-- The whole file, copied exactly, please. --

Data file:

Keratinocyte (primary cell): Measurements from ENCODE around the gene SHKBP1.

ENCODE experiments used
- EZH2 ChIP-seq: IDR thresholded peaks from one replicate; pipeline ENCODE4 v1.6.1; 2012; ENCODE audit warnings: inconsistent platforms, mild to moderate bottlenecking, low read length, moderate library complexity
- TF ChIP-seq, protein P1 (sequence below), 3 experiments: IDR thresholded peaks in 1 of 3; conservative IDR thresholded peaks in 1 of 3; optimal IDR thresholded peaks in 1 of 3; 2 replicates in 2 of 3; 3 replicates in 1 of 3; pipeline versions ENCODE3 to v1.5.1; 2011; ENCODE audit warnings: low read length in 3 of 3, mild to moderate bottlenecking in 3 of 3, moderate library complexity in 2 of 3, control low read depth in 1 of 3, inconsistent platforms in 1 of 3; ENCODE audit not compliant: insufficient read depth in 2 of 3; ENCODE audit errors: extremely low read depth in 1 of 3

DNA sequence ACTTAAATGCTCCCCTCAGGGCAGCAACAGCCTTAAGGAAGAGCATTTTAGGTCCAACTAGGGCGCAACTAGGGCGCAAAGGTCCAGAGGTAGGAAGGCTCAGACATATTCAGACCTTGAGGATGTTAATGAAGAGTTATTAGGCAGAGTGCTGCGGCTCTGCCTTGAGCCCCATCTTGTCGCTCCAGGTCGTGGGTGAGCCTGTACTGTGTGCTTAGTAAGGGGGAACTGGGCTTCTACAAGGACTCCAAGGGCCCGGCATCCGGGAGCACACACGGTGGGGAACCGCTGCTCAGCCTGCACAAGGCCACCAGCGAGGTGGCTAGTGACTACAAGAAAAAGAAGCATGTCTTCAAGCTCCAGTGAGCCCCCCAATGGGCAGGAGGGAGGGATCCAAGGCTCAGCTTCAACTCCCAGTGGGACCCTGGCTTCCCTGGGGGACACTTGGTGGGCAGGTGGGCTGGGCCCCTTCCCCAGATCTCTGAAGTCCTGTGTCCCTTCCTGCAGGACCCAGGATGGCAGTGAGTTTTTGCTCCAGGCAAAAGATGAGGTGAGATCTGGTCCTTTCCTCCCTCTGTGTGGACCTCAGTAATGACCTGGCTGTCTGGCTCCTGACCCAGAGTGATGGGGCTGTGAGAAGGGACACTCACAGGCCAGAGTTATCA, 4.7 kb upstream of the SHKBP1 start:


Keratinocyte (primary cell): Measurements from ENCODE around the gene SHKBP1.

ENCODE experiments used
- EZH2 ChIP-seq: IDR thresholded peaks from one replicate; pipeline ENCODE4 v1.6.1; 2012; ENCODE audit warnings: inconsistent platforms, mild to moderate bottlenecking, low read length, moderate library complexity
- TF ChIP-seq, protein P1 (sequence below), 3 experiments: IDR thresholded peaks in 1 of 3; conservative IDR thresholded peaks in 1 of 3; optimal IDR thresholded peaks in 1 of 3; 2 replicates in 2 of 3; 3 replicates in 1 of 3; pipeline versions ENCODE3 to v1.5.1; 2011; ENCODE audit warnings: low read length in 3 of 3, mild to moderate bottlenecking in 3 of 3, moderate library complexity in 2 of 3, control low read depth in 1 of 3, inconsistent platforms in 1 of 3; ENCODE audit not compliant: insufficient read depth in 2 of 3; ENCODE audit errors: extremely low read depth in 1 of 3

DNA sequence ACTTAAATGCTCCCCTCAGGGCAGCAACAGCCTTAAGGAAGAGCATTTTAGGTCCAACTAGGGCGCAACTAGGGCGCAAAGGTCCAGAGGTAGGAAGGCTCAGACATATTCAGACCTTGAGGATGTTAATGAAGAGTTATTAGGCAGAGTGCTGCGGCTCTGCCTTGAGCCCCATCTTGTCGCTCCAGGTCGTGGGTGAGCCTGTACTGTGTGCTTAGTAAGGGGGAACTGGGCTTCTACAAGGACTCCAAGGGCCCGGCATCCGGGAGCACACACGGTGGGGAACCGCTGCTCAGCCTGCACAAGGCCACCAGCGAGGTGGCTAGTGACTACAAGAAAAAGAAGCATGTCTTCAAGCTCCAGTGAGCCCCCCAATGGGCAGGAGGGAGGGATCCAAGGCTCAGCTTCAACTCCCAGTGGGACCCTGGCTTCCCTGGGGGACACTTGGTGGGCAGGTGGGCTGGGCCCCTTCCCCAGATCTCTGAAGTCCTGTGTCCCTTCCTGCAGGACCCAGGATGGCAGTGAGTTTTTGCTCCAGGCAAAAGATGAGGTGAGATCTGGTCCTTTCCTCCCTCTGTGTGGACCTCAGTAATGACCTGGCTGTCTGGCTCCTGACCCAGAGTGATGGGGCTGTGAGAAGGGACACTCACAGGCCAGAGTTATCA, 4.7 kb upstream of the SHKBP1 start: